Juliane Kokott, the German Advocate General at the Court of Justice of the European Union (‘CJEU’) has said that employers in the EU may impose dress codes that ban Muslim staff from wearing headscarves in the workplace. She said that a ban may be admissible if it is based on a general prohibition on all religious symbols being visibly worn at work to pursue “the legitimate policy of ensuring religious and ideological neutrality.”
The case concerned a compensation claim from a Belgian receptionist who was dismissed for wearing a religious headscarf where her employer had banned visible religious or political symbols. The Belgian court sought clarification on whether forbidding the headscarf violated EU anti-discrimination law.
The Advocate General suggested that her employer did not breach EU anti-discrimination laws since there is nothing to indicate that the individual was 'treated less favourably.' She added that “while an employee cannot 'leave' his sex, skin colour, ethnicity, sexual orientation, age or disability 'at the door' upon entering his employer's premises, he may be expected to moderate the exercise of his religion in the workplace.”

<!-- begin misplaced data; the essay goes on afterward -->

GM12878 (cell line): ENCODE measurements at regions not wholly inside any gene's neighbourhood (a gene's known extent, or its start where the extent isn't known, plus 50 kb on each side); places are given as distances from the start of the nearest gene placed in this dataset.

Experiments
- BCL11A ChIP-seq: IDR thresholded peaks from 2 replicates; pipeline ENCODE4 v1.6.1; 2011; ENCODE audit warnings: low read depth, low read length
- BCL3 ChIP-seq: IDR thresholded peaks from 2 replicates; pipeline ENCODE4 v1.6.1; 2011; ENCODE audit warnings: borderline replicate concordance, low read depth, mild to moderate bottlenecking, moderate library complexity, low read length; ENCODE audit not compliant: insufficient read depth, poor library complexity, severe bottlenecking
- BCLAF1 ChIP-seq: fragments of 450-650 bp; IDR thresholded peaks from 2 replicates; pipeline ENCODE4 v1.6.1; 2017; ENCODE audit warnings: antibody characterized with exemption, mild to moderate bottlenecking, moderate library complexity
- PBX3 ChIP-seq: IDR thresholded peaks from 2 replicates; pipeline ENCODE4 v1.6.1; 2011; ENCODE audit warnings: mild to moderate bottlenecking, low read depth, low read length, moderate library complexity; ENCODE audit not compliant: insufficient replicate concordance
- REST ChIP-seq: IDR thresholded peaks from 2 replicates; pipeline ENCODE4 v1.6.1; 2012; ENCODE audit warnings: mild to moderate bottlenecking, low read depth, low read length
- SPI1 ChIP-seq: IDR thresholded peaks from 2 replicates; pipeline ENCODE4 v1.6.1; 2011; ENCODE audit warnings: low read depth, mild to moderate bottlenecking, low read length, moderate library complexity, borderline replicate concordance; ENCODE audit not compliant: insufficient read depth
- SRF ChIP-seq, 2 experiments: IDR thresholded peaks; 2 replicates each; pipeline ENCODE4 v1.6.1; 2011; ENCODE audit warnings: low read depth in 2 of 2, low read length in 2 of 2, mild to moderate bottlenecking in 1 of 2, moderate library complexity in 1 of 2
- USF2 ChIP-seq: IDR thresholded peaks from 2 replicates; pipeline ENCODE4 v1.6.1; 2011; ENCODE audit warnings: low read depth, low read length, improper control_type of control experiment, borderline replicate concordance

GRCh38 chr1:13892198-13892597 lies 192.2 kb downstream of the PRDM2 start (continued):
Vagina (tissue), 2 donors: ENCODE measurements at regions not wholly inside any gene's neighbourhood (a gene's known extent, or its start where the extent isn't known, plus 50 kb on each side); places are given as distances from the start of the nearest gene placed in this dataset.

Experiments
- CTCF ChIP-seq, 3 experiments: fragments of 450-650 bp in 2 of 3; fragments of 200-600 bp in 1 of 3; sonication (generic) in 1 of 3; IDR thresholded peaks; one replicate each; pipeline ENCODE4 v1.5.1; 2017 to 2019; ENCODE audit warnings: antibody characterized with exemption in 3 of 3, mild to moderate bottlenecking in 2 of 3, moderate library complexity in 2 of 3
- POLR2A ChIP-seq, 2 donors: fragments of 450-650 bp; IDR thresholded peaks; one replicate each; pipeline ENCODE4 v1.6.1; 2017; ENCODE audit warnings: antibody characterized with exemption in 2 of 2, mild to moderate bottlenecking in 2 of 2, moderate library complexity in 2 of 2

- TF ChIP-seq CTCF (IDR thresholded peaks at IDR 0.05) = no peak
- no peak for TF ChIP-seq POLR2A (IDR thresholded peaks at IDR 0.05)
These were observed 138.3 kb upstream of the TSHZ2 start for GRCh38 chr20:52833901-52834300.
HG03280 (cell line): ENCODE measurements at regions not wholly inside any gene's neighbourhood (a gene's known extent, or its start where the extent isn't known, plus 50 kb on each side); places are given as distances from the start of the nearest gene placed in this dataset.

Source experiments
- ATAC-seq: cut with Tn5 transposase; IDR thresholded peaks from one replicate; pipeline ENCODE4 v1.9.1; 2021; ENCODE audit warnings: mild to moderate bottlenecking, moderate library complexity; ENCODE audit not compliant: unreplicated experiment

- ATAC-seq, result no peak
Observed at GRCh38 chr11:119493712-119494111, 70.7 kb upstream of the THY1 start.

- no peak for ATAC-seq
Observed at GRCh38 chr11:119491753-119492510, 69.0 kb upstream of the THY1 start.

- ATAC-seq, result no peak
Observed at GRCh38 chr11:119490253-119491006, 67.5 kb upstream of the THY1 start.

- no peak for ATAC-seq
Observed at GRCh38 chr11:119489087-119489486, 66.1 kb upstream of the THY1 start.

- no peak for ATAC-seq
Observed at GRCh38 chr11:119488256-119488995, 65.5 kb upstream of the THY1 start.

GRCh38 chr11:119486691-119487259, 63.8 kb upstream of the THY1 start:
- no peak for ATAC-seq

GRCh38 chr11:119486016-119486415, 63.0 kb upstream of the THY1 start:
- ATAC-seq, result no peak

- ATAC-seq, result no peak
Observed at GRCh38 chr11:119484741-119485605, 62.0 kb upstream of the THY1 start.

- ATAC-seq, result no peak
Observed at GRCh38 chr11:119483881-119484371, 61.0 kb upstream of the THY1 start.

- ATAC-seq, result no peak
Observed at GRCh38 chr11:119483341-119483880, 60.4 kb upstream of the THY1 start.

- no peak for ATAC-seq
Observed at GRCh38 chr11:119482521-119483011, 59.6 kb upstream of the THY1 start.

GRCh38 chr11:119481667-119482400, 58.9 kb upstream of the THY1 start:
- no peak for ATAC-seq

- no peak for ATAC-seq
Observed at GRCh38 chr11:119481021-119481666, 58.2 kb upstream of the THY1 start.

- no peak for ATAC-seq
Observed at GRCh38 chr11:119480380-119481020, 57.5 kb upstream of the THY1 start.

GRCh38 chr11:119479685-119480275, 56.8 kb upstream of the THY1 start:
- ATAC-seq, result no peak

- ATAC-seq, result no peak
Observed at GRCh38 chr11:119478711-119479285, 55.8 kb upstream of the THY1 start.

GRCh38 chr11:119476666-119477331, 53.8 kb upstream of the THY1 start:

However this initial view is not binding; final guidance is expected to be issued from the European Court of Justice later this year before the Belgian court rule on the matter.
Although there have been similar cases involving employees wearing religious symbols (such as Eweida v British Airways in the UK), this is the first time Europe's highest court is handling a case on banning the headscarf. Given the increasingly contentious nature of such matters across Europe, this will certainly be one to watch.